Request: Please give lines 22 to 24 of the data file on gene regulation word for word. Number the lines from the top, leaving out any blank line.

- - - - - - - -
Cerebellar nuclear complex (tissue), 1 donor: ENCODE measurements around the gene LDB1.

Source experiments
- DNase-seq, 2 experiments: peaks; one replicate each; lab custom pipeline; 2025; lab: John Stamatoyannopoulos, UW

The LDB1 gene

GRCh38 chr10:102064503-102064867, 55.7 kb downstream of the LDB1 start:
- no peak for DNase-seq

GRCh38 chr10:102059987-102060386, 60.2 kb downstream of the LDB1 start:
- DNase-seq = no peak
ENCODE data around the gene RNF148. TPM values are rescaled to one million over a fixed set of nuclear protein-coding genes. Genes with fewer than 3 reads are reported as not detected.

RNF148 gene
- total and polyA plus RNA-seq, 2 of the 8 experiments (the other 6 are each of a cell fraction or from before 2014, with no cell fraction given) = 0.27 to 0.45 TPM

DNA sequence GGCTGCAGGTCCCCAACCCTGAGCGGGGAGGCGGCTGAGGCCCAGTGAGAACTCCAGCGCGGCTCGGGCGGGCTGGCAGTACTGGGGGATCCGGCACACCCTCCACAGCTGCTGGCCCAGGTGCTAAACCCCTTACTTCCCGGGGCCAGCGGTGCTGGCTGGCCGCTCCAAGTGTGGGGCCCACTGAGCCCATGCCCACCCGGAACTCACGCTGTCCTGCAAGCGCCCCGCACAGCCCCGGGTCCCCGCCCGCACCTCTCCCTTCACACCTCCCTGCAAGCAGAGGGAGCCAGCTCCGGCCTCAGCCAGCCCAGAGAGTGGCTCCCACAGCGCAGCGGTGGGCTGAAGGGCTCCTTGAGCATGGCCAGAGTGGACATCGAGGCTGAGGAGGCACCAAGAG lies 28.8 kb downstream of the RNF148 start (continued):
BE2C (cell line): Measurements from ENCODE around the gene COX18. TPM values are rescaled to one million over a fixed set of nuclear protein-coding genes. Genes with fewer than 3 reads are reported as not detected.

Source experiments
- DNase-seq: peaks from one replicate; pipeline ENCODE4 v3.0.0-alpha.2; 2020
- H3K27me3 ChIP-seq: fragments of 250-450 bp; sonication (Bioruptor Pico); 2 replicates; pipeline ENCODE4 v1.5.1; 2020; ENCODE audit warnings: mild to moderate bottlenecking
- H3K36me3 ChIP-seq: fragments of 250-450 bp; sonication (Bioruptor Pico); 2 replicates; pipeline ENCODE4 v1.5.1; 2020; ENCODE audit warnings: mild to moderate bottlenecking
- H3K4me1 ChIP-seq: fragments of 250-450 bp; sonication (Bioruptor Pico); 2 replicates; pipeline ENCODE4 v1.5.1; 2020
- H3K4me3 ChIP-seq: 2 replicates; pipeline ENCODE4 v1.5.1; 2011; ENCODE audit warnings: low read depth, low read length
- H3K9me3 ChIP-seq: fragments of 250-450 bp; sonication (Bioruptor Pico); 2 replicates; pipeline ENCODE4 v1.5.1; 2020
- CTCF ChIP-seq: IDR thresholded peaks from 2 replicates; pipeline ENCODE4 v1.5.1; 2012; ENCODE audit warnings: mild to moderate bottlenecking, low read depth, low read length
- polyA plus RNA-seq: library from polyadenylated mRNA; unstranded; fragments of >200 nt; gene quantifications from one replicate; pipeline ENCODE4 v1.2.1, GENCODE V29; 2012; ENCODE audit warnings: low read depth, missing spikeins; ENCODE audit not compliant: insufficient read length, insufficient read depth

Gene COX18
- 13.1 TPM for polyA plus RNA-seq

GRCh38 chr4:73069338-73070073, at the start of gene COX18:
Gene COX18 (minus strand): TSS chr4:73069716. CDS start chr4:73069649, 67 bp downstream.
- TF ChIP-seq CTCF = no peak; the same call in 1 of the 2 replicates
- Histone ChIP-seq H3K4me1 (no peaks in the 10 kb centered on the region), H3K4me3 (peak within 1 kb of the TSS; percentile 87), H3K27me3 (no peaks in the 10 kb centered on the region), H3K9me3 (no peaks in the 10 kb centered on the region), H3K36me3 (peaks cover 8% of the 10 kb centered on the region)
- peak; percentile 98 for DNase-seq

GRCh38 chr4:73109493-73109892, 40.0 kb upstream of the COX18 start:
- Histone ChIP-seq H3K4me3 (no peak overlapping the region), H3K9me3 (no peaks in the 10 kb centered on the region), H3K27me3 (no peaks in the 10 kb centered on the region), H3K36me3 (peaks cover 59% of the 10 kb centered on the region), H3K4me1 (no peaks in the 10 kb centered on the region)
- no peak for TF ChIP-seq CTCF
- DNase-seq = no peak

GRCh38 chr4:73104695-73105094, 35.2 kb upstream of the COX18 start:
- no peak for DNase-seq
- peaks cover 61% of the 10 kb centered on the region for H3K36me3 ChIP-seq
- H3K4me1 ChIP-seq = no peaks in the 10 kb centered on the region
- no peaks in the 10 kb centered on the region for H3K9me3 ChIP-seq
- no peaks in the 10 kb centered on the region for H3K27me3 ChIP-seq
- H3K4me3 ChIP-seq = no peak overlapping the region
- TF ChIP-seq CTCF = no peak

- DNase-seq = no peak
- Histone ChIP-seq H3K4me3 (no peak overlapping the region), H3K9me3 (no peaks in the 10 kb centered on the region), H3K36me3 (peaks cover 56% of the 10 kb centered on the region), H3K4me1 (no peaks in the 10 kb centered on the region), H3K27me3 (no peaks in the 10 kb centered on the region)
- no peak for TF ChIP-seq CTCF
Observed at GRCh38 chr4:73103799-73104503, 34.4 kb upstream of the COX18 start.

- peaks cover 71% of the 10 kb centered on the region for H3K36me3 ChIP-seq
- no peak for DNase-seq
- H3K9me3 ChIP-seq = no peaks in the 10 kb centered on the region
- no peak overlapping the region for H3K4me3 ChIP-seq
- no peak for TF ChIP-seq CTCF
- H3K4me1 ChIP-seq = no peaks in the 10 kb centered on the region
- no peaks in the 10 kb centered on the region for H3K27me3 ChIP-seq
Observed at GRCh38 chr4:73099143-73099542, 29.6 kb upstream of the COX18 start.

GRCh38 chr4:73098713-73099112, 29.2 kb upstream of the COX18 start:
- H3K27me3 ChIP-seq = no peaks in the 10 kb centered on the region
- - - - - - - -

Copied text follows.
- polyA plus RNA-seq: library from polyadenylated mRNA; unstranded; fragments of >200 nt; gene quantifications from one replicate; pipeline ENCODE4 v1.2.1, GENCODE V29; 2012; ENCODE audit warnings: low read depth, missing spikeins; ENCODE audit not compliant: insufficient read length, insufficient read depth

Gene COX18
- 13.1 TPM for polyA plus RNA-seq